Campaign India Team
Feb 20, 2024

EGI raises concerns about the Digital Personal Data Protection Act's impact on journalism

Urges the Centre to include journalistic exemptions in the DPDP Act to safeguard freedom of speech and journalists' rights to work freely

EGI raises concerns about the Digital Personal Data Protection Act's impact on journalism

The Editors Guild of India has submitted a detailed communication to the Ministry of Electronics and Information Technology (MeitY) expressing serious reservations about the potential repercussions of the recently enacted Digital Personal Data Protection Act, 2023 (DPDPA) on journalistic activities.

In the letter, the Guild points out several provisions of the Data Protection Act that could pose a challenge to investigative journalism and the safety of journalists as well as curtail freedom of the press.

In the seven-page document, the EGI spells out specifically its concern about the need for consent, under Section 7 of the DPDPA, to process any personal data in the course of their journalistic activities. The absence of any exemptions for journalistic activities could mean that journalists would invariably have to rely upon consent to process any personal data in the course of their journalistic activities, notes the guild.
 
The letter read, "The fundamental role of the press and its ability to ensure transparency and accountability would be severely undermined by the data principal's ability to simply refuse consent to the processing of their data."
 
The Guild urged the centre to ensure that processing for journalistic purposes be exempted from the application of the DPDPA. "Such an exemption is particularly justified given that the absence of such a carve-out will have a necessarily adverse impact on the right to freedom of speech and expression, and the right of journalists to carry on their occupation," stated the guild.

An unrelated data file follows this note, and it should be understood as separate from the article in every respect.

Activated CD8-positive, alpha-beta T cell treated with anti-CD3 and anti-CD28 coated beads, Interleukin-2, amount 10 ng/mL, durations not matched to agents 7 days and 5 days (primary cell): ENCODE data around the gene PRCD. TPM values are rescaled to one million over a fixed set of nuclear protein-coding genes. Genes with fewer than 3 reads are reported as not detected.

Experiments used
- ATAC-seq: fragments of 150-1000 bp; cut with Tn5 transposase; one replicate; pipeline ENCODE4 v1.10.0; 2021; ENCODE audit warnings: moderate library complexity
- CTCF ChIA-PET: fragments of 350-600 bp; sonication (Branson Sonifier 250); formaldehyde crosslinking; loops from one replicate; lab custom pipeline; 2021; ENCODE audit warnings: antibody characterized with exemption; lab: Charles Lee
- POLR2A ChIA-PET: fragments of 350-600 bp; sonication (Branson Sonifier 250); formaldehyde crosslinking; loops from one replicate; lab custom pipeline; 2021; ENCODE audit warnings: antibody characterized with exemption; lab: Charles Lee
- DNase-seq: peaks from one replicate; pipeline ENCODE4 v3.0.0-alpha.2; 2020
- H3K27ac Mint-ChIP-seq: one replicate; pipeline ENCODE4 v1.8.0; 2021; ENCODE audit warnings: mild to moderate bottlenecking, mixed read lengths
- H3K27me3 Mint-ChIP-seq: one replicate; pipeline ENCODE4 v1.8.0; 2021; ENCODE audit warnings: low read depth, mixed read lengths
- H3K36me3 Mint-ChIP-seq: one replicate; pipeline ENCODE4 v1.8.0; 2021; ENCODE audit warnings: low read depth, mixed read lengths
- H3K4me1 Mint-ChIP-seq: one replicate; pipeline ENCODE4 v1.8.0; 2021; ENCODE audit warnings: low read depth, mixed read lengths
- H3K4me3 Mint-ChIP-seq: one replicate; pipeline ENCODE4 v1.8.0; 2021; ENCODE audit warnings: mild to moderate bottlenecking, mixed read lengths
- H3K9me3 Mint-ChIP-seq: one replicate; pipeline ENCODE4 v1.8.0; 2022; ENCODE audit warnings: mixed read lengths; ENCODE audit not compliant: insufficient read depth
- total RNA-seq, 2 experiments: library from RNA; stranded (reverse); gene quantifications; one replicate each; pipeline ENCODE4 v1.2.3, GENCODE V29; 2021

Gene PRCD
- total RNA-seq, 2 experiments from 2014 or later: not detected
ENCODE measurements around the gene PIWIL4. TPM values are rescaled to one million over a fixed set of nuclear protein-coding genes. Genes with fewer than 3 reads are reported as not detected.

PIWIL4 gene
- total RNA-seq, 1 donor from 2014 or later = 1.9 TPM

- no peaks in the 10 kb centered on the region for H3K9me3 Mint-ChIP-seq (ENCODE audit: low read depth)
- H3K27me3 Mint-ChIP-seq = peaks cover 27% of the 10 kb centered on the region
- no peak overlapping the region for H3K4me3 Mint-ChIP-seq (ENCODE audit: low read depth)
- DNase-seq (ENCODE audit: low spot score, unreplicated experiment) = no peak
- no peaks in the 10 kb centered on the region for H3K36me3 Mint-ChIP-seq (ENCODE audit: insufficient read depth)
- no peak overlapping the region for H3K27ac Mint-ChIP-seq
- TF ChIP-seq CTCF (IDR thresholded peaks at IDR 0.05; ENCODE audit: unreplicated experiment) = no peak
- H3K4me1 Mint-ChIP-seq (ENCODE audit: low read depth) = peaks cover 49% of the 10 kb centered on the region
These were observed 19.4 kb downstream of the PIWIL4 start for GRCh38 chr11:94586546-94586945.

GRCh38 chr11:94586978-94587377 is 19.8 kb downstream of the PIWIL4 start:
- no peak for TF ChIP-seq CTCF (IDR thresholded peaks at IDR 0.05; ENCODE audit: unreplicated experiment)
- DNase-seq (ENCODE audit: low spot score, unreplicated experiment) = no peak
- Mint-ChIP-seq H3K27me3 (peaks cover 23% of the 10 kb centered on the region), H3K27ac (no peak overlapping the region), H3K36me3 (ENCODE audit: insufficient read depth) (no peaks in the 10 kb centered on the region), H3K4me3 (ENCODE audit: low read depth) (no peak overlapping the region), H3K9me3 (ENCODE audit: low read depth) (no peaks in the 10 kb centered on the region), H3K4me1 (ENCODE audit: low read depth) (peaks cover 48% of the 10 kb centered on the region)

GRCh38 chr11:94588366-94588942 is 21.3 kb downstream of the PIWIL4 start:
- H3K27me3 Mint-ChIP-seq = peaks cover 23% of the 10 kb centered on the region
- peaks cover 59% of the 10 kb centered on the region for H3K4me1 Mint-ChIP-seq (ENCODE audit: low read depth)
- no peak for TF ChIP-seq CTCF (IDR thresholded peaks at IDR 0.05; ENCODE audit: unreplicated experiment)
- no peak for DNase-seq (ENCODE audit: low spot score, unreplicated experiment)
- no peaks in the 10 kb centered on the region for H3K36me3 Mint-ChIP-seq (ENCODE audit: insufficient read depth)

The letter stated, "The DPDPA requires all processing of personal data to proceed on the basis of either consent or certain legitimate uses (e.g., for employment purposes or in the case of a medical emergency) under Section 7 of the DPDPA, which is narrow and specific in nature. Processing personal data for journalistic activities will invariably fall outside these narrow buckets."
 
It noted that most forms of journalism, such as investigative journalism, general news reporting, opinion pieces, analyses, etc., are still largely dependent on private research and investigative study by journalists, which is remarkably absent in the current list of legitimate uses. Given this, journalists will invariably have to rely upon consent to process any personal data in the course of their journalistic activities.
 
The letter noted that mandating consent for processing such personal data would be unfavourable, as the data principal could simply refuse to consent forestalling all such publishing. The fundamental role of the press and its ability to ensure transparency and accountability would thus be severely undermined by the data principal's ability to simply refuse consent to the processing of their data. 
 
Citing provisions in other countries to protect similar journalistic exemptions, the letter notes, "Unfortunately, India will be the sole modern democracy without an exemption for journalistic activities, which could severely impair the fourth pillar of democracy."
 
It also goes on to point out that India is currently ranked 161 out of 180 countries in the World Press Freedom Index maintained by Reporters Without Borders below other Asian countries like Pakistan, Afghanistan, Sri Lanka, and Cambodia, and risks falling further down in the ranking if the DPDPA is enacted in its present form.
 
Source:
Campaign India

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